It was gray and blustery leaving Vancouver for the island, where I was heading to visit MM and walk the labyrinth that had been etched into her back yard. I found it interesting that energy giant Cenovus is advertising oil products and the Tar Sands on BC Ferries, asking us to check out the “whole story”…
We played six hours of hard core Chicago bridge for M’s birthday before heading out to Cedar, south of Nanaimo, for the labyrinth experience.
Here the birthday girl consults with Sona over her score card.
I was amazed to see that a huge labyrinth had been etched into the side of the property, fitting perfectly into the space between the gigantic trees on one side and the property line on the other.
Skye cut the lines into the ground with a shovel – must have been back-breaking work – and then lined them with pine cones, moss, rocks, shells, and other goodies which sometimes attract local raccoons who enjoy snuffling around in them and messing up the design. At the labyrinth’s centre is a concrete pond, now unfortunately empty of water but hopefully to be filled again in the not too distant future, and a bench for seated contemplation.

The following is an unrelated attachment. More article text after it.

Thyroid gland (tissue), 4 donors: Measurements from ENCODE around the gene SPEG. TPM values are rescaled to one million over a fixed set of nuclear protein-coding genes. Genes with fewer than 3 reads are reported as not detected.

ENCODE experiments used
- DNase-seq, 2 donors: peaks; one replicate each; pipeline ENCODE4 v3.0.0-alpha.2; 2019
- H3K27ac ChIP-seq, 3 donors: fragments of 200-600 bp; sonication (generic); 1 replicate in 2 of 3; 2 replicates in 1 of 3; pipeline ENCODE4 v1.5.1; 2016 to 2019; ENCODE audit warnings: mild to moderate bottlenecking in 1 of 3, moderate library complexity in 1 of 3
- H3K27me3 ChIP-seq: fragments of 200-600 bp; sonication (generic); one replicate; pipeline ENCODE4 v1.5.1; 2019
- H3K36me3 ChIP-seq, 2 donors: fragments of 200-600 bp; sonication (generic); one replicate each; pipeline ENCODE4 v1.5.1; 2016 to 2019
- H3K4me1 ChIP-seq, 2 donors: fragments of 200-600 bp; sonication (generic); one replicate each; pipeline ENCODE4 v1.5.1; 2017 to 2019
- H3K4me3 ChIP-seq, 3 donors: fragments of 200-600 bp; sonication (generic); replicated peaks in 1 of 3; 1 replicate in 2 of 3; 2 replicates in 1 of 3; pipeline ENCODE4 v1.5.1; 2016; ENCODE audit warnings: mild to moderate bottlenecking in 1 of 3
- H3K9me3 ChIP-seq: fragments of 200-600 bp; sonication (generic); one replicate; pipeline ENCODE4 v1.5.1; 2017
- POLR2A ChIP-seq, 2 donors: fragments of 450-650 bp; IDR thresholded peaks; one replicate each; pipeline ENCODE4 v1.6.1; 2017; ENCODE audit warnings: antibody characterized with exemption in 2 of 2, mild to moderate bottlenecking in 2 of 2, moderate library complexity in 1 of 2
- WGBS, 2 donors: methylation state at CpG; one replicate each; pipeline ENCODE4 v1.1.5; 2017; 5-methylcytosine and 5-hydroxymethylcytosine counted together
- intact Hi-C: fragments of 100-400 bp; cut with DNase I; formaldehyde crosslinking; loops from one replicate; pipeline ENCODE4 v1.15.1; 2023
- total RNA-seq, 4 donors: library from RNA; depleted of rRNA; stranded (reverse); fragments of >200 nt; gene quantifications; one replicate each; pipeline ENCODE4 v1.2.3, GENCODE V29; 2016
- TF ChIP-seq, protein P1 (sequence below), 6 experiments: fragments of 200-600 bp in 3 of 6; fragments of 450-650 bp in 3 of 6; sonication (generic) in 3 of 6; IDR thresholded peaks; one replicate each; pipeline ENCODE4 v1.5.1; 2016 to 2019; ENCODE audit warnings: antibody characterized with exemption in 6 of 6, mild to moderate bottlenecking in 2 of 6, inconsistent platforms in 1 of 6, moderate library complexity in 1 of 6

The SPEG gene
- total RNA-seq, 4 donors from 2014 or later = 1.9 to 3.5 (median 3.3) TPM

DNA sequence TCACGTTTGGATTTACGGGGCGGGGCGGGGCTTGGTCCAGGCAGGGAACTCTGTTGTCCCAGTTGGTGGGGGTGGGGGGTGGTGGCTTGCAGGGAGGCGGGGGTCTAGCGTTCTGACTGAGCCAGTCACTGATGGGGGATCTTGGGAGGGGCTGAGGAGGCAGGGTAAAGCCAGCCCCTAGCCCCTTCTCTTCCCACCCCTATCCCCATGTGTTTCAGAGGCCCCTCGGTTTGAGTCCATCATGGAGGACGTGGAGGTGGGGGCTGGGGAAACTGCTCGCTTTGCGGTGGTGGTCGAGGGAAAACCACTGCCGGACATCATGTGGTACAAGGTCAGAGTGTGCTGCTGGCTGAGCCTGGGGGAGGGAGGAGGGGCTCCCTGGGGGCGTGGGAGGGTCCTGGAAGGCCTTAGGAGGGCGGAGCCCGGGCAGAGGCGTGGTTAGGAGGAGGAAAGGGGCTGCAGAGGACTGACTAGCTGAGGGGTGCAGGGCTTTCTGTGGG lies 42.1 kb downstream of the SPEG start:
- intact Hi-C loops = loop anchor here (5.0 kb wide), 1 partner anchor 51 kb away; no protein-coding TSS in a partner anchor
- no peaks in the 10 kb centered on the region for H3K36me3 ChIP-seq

Gracing the roof line of the workshop is one of my old mannequin arms, beckoning to the sky.
The last loop of this 11 circuit 60 foot Chartres labyrinth goes through Siggi’s wooden shack, where plastic people greet the pilgrim and seats have kindly been arranged for rest.
Along the path are various small statues, including a smiling Buddha, a piggie, and an angel.
The neighbour dog was very curious about what we were doing, peering in at us through a hole in the fence.
Below is an image of the prototype with which the dimensions of the labyrinth were calculated – complex design!
The flight back was beautiful.
Below you can see Lost Lagoon and Stanley Park as we cruise in for a landing.
See more photos here.